Bridging the Gap

The three jumbo jets that touched down at JFK International Airport on Oct. 12 and Oct. 23 brought cargo more valuable than anyone could imagine. The first to arrive was Sheikh Mohammed's private 747, bringing Godolphin's Sakhee, Fantastic Light, and Noverre from England.

As the plane taxied up to the Saudi Arabian Airlines Cargo terminal, it bore evidence of our recent troubled times. There to meet the plane were two FBI agents, four customs agents, and three cars filled with Port Authority police. When the three horses departed New York following the Breeders' Cup World Thoroughbred Championships, they had amassed $1,912,800 in earnings.

On Oct. 23, just after 4:30 p.m., an Air Transport International DC-8 taxied up to the same terminal. Several minutes later, seven Coolmore horses trained by Aidan O'Brien at the famed Ballydoyle Stables in Ireland stepped off the plane. An insurance company had appraised their value at just under $200 million, with the star, Galileo, alone valued at $65 million. Also on the flight were Johannesburg, Milan, Bach, Mozart, Black Minnaloushe, and Sophisticat. When they departed following the World Thoroughbred Championships, they had collectively earned $1,104,800.

About an hour after the arrival of the O'Brien horses, an Air France 747 pulled up to the Air France terminal, carrying three horses -- Banks Hill, Spring Oak, and Slew the Red -- who were trained by Andre Fabre in Chantilly. When they departed following the World Thoroughbred Championships, they had earned $889,600.

That's a total of $3,907,200 in purse money.

Three horse transport planes, from three different countries, all carrying eventual winners of a Breeders' Cup World Thoroughbred Championships event -- not to mention five others who finished second or third, and another who picked up a check for fifth.

Banks Hill strolled home by 5 1/2 lengths in the Filly & Mare Turf (gr. IT); Johannesburg blew by the best 2-year-old males in America in the Juvenile (gr. I); and Fantastic Light and Milan finished one-two in the Turf (gr. IT), nearly six lengths ahead of third-place finisher Timboroa.

In addition, Sakhee, who had romped by six lengths in the Arc de Triomphe (Fr-I) three weeks earlier, came within a nose of winning the Classic (gr. I) and pulling off one of the most remarkable feats in the history of international racing. To top things off, Bach was third in the Mile (gr. IT), and Spring Oak was third in the Filly & Mare Turf.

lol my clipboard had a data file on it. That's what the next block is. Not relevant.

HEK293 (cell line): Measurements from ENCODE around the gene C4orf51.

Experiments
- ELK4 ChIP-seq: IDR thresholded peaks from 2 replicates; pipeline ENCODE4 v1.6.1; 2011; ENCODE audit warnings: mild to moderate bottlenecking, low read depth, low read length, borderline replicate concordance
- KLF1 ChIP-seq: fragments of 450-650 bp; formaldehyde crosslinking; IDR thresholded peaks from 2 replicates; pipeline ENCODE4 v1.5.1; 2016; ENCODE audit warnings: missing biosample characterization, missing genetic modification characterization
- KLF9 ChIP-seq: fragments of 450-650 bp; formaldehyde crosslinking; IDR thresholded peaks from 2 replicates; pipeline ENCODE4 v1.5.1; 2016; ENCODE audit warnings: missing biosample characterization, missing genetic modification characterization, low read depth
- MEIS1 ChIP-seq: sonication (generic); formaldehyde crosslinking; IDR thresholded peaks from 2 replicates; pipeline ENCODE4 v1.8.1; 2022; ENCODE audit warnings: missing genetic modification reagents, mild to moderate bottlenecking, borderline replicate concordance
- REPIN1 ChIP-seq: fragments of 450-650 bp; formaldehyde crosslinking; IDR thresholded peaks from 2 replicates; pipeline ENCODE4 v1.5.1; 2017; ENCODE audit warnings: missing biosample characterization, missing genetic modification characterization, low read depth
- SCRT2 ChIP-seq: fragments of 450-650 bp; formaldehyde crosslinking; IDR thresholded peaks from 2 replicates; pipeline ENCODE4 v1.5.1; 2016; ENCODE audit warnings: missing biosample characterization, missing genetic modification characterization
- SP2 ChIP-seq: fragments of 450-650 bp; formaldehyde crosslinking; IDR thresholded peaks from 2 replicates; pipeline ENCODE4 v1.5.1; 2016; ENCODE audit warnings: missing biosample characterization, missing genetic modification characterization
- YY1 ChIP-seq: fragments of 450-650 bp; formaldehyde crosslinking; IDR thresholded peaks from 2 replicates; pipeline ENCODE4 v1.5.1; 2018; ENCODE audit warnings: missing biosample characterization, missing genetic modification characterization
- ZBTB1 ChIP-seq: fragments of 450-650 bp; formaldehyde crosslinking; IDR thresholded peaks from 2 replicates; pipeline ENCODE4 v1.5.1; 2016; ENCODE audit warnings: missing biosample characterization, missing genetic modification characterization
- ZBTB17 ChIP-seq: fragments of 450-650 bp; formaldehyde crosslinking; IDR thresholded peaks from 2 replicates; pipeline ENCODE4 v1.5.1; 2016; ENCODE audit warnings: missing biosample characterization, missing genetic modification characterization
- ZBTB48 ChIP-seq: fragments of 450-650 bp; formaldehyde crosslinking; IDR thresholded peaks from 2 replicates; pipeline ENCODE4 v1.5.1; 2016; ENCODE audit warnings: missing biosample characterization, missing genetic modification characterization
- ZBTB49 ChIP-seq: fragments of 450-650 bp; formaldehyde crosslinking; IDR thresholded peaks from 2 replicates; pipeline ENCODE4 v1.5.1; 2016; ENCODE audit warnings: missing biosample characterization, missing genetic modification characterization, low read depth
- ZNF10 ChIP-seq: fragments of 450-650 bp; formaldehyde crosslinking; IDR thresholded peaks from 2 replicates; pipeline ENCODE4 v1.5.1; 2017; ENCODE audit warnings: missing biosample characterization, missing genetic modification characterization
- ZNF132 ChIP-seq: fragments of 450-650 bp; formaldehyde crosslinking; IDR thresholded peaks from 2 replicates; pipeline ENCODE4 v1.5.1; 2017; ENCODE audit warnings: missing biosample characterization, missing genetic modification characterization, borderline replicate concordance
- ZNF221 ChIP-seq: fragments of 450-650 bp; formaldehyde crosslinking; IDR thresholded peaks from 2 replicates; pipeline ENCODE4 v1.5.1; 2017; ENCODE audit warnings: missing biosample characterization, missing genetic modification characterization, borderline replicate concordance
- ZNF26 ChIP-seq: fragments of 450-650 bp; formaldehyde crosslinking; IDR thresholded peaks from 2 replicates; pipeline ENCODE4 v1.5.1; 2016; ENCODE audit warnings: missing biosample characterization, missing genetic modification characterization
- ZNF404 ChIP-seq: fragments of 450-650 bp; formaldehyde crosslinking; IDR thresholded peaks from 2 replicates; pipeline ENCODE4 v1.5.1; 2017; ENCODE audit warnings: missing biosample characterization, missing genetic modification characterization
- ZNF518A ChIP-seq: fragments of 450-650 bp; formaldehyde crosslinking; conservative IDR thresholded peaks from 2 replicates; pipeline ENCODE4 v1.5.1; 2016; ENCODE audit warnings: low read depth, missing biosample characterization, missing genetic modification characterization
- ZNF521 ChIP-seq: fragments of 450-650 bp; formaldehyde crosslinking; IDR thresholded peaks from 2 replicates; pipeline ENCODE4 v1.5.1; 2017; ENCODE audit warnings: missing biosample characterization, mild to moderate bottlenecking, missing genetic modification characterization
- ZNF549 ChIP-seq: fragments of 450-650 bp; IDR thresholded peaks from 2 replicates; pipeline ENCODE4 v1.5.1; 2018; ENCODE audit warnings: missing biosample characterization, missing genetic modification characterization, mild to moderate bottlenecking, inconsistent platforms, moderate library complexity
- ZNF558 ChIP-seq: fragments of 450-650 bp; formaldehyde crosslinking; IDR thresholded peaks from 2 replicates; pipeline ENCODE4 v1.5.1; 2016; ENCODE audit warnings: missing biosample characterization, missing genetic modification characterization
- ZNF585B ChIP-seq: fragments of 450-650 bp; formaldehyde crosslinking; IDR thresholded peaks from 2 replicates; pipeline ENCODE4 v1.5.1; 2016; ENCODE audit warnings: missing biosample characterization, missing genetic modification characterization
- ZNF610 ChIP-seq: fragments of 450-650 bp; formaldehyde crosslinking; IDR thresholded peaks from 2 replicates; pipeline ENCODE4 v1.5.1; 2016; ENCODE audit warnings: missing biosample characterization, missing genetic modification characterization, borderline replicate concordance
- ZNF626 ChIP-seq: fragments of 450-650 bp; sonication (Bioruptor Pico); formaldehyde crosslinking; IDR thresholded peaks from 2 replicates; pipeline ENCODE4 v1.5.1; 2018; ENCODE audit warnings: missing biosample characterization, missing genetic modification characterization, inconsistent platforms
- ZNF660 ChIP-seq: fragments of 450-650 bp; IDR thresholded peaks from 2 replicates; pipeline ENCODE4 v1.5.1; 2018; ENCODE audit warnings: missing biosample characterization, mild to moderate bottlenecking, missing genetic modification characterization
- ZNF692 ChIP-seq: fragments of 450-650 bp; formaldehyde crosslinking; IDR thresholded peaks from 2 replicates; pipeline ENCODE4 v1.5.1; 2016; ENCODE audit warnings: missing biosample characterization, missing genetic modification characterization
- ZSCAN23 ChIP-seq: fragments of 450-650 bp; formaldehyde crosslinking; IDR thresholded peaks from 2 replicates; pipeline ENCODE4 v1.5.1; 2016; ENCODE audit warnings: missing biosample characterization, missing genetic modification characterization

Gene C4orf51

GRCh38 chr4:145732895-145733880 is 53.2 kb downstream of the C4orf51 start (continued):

The World Thoroughbred Championships had certainly lived up to its new name. Since the horrific events of Sept. 11, America and its European allies have formed a strong bond. As a tribute to that alliance, a group of Thoroughbred racehorses, owners, trainers, and jockeys also bonded on a chilly, windy afternoon at Belmont Park, just a short distance from the rubble of ground zero.

The Europeans finally scaled our highest peaks, and for the first time did it en masse and in rapid succession. At the end of the day, they proudly planted their respective flags deep into the sandy loam of Belmont Park. It was only the nose of America's great warrior and defender, Tiznow, that prevented a European coup of epic proportions.

So, the chasm that has separated the Thoroughbred worlds of America and Europe has been bridged. We had European heroes Fantastic Light, Sakhee, and Johannesburg who were bred in the United States, and we had American heroes Val Royal (winner of the Mile) and Timboroa (third in the Turf) who were bred in Europe.

The Maktoums of Dubai could have played it safe and gone the logical route. Instead, they shot for the moon and darn near hit it. Prince Khalid Abdullah of Saudi Arabia finally won his first Breeders' Cup race. And Coolmore heeded Napoleon's words: "If you start to take Vienna -- take Vienna." They gathered their forces and journeyed to America with one of the strongest arsenals ever assembled.

The foreigners came to conquer, but they also came to give, bearing gifts in the form of millions of dollars to be donated to various relief funds. And so, racing's ultimate conflict took place just beyond the fringes of New York City. When it was over, all the combatants joined together in a display of solidarity, and the link they formed will remain, like America, unbreakable.